You might even fall in love with your “perfectly-not-perfect” self.

What I See On The Mat

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I see your good days and your bad ones.

I see your laughter and tears, your strengths and your fears.

I see your light and your dark.

I see your comparisons to others and your belief in yourself.

I see your doubts and your assuredness.

I see your transformation and the places where you may feel stuck.

I see your happiness and sadness, your joy and your heartache.

I see your ability to keep going and your knowledge of when it is time to rest.

I see you supporting and encouraging others, and your struggle to support and encourage yourself.

I see you trying something new and your comfort in those things that are familiar.

I see your body, soul, mind, and heart.

I see your moments of brave.

I see you.

 

 

And you…are perfect, beautiful, strong, smart, and loved.  Even in those moments when you may not feel that way…especially in those moments.

If you ever need to be reminded of that, just let me know and I’ll be sure to tell you.

Love? Kindness? Compassion?

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As someone who lives amid yogi circles, the words lovekindness and compassion get used a lot.

A lot, a lot.

However, I’m finding more and more that we use these words when talking about how we treat others…and maybe not so much when we talk about how we treat ourselves.

Let’s break it down for a moment with some definitions, compliments of Merriam-Webster Online.

Love:  a feeling of strong or constant affection for a person

Kindness:  the quality or state of being kind (hm…okay, Merriam-Webster.  What does it mean to be kind?)

Kind:  having or showing a gentle nature and a desire to help others : wanting and liking to do good things and to bring happiness to others

Compassion:  a feeling of wanting to help someone who is sick, hungry, in trouble, etc.

My question is…how do we turn the mirror on ourselves?  How do I become the person that I have strong affection for?  How do I become the person that I want to help and bring happiness to?  How do I become the person I want to help when I am sick, hungry or in trouble?

I think it is pretty easy for those of us in yogic circles to talk about love, kindness and compassion.  I believe it becomes even more significant when we can share how we turn these things in on ourselves.  That we love ourselves unconditionally.  That we are kind to our bodies, spirits and minds.  That we take care of ourselves when we aren’t feeling one hundred percent.

Turning it around takes courage.  It takes strength.

That courage and strength to put ourselves first is immense and should not be underestimated.  So many people have been conditioned to put their own selves on hold for others.  By taking time to be loving, kind and compassionate toward ourselves, we become stronger for those who need us to be loving, kind and compassionate toward them.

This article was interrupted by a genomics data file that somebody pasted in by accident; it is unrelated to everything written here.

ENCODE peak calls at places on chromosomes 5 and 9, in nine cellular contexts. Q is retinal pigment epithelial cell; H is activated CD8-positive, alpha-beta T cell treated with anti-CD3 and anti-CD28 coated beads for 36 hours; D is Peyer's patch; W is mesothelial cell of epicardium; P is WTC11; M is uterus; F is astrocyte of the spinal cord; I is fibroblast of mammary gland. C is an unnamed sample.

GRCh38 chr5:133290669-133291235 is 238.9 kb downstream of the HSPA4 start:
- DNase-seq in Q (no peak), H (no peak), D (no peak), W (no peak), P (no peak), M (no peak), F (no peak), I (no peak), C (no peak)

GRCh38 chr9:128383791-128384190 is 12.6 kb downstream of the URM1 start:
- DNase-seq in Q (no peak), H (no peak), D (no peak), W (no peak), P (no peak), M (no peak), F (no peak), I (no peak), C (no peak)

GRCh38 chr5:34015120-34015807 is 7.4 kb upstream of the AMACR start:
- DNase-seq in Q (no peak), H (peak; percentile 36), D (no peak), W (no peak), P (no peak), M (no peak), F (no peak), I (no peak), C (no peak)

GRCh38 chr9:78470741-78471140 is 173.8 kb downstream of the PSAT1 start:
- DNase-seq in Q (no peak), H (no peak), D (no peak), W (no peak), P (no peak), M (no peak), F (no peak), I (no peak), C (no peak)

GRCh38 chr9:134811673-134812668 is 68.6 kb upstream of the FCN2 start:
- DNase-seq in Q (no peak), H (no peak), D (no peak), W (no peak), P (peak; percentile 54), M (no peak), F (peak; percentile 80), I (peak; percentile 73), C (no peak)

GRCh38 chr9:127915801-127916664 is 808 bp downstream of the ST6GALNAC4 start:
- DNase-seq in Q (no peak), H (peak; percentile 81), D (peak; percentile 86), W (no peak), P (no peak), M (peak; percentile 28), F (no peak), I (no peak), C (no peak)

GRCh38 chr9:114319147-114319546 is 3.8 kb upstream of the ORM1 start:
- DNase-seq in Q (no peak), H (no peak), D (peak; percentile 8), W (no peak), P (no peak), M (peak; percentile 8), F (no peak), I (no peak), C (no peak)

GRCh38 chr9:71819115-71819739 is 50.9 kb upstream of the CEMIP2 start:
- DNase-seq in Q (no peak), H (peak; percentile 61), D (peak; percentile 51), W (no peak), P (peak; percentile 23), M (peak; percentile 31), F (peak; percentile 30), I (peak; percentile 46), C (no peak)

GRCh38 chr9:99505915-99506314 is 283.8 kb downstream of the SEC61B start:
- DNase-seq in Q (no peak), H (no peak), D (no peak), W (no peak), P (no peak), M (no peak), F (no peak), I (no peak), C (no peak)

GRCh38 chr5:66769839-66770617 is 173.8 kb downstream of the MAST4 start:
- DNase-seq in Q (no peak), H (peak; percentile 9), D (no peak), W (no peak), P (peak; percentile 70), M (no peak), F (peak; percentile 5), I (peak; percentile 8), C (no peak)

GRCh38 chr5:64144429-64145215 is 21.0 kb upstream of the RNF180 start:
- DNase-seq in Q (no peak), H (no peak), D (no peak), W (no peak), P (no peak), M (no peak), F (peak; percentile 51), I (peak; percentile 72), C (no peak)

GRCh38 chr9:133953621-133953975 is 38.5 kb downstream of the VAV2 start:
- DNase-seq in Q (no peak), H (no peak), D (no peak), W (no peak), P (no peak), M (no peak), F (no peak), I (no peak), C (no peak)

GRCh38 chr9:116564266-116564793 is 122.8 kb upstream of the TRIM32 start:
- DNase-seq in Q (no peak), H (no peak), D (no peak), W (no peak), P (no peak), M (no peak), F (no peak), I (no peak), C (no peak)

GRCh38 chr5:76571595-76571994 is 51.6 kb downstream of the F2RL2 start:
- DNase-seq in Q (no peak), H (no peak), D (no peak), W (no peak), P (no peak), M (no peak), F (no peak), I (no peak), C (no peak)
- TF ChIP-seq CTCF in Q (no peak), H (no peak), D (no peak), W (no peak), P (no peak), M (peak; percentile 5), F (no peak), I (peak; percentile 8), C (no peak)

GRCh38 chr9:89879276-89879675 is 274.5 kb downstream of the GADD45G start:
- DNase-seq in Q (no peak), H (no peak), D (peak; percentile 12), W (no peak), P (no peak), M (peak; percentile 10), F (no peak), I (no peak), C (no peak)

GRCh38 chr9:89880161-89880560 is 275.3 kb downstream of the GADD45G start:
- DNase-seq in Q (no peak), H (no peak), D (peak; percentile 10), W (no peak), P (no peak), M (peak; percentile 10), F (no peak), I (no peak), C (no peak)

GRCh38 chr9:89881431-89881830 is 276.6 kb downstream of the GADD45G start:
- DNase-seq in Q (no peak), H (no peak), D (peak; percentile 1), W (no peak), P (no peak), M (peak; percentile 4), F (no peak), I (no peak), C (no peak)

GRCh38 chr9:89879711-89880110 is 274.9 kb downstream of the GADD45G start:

Be courageous.  Be strong.

Be loving.  Be kind.  Be compassionate.

For YOU.  To YOU.

Namaste, Heather

Smile and…Just Breathe

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I returned last night from a two-and-a-half week sprint through the United States to visit family and friends.  My travels took me to Illinois, Oregon, Washington, Arizona, Georgia, Washington D.C. and then home to Canada again.  It was such an amazing time and a great reminder of the support system I have.

When we make big leaps in our lives, it is always good to know you have people on your side!  I am so incredibly blessed to have family and friends who care and support me…who never questioned my decision to leave my job and become a yoga instructor.

They are there to remind me, particularly during my times of panic about this decision, that all I need to do is just smile and breathe.  That it will all work out the way it is supposed to.

And, isn’t it true?

Smiling and breathing sure is nice.  I think I’ll try it more often!

Loving Oneself and Ahisma

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I am currently transfixed by the Yamas.  Five “ethical standards” through which we can live our lives in better and more fulfilling ways.  By realizing these Yamas, we have the ability to treat ourselves and others with the respect we all deserve, and subsequently prepare ourselves for our Asana practice on the mat.

The first Yama is Ahisma.  Ahisma, very simply translated, means “nonviolence.”  Now, not only does this mean nonviolence toward other living, sentient beings.  In my mind, it also means nonviolence towards oneself.  All these posts about “loving yourself” are attempting to get at just that.

Think about friends or family who have gone through difficult times in their lives.  Oftentimes, I hear people struggle through challenging moments in their lives by engaging in negative self-talk.  Talk that situates blame for being in the current position squarely on the shoulders of the person doing the talking.  I find that in these challenging moments, it is of the utmost importance to practice the greatest and most fierce acts of self-love in order to fully express what we need and when we need it.  If you are struggling and feeling alone and a hug from someone would make you feel better, is it not easier to ask for the hug rather than berate yourself for needing that hug in the first place?  I think so!